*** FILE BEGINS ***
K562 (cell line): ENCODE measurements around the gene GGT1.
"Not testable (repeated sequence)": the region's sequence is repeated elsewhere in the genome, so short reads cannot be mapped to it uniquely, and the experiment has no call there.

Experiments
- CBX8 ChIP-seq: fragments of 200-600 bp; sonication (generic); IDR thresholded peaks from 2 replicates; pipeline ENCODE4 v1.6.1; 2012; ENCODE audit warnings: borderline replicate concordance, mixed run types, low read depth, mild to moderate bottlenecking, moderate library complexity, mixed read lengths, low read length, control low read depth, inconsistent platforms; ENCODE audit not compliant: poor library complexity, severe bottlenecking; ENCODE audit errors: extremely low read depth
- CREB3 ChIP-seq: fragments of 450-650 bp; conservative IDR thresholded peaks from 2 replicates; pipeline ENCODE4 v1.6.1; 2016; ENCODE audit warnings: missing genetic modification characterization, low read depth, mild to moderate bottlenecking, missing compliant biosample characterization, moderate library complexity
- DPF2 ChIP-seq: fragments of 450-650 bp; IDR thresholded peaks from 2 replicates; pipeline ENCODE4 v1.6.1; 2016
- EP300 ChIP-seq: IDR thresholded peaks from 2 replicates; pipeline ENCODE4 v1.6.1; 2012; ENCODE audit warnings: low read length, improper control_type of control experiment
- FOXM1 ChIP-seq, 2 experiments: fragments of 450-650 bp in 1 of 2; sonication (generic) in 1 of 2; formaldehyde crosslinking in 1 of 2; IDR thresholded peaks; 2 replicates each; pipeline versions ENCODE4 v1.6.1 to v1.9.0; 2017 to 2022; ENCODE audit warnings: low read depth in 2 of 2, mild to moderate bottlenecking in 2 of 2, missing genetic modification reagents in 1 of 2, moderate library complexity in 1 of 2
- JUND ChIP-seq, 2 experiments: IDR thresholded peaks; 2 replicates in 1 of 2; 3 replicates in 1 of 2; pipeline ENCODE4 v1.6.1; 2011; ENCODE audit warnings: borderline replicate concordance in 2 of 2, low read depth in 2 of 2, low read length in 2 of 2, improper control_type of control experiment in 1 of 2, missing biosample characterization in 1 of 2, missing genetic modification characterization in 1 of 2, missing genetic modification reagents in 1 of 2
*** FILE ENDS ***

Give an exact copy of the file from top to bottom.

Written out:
K562 (cell line): ENCODE measurements around the gene GGT1.
"Not testable (repeated sequence)": the region's sequence is repeated elsewhere in the genome, so short reads cannot be mapped to it uniquely, and the experiment has no call there.

Experiments
- CBX8 ChIP-seq: fragments of 200-600 bp; sonication (generic); IDR thresholded peaks from 2 replicates; pipeline ENCODE4 v1.6.1; 2012; ENCODE audit warnings: borderline replicate concordance, mixed run types, low read depth, mild to moderate bottlenecking, moderate library complexity, mixed read lengths, low read length, control low read depth, inconsistent platforms; ENCODE audit not compliant: poor library complexity, severe bottlenecking; ENCODE audit errors: extremely low read depth
- CREB3 ChIP-seq: fragments of 450-650 bp; conservative IDR thresholded peaks from 2 replicates; pipeline ENCODE4 v1.6.1; 2016; ENCODE audit warnings: missing genetic modification characterization, low read depth, mild to moderate bottlenecking, missing compliant biosample characterization, moderate library complexity
- DPF2 ChIP-seq: fragments of 450-650 bp; IDR thresholded peaks from 2 replicates; pipeline ENCODE4 v1.6.1; 2016
- EP300 ChIP-seq: IDR thresholded peaks from 2 replicates; pipeline ENCODE4 v1.6.1; 2012; ENCODE audit warnings: low read length, improper control_type of control experiment
- FOXM1 ChIP-seq, 2 experiments: fragments of 450-650 bp in 1 of 2; sonication (generic) in 1 of 2; formaldehyde crosslinking in 1 of 2; IDR thresholded peaks; 2 replicates each; pipeline versions ENCODE4 v1.6.1 to v1.9.0; 2017 to 2022; ENCODE audit warnings: low read depth in 2 of 2, mild to moderate bottlenecking in 2 of 2, missing genetic modification reagents in 1 of 2, moderate library complexity in 1 of 2
- JUND ChIP-seq, 2 experiments: IDR thresholded peaks; 2 replicates in 1 of 2; 3 replicates in 1 of 2; pipeline ENCODE4 v1.6.1; 2011; ENCODE audit warnings: borderline replicate concordance in 2 of 2, low read depth in 2 of 2, low read length in 2 of 2, improper control_type of control experiment in 1 of 2, missing biosample characterization in 1 of 2, missing genetic modification characterization in 1 of 2, missing genetic modification reagents in 1 of 2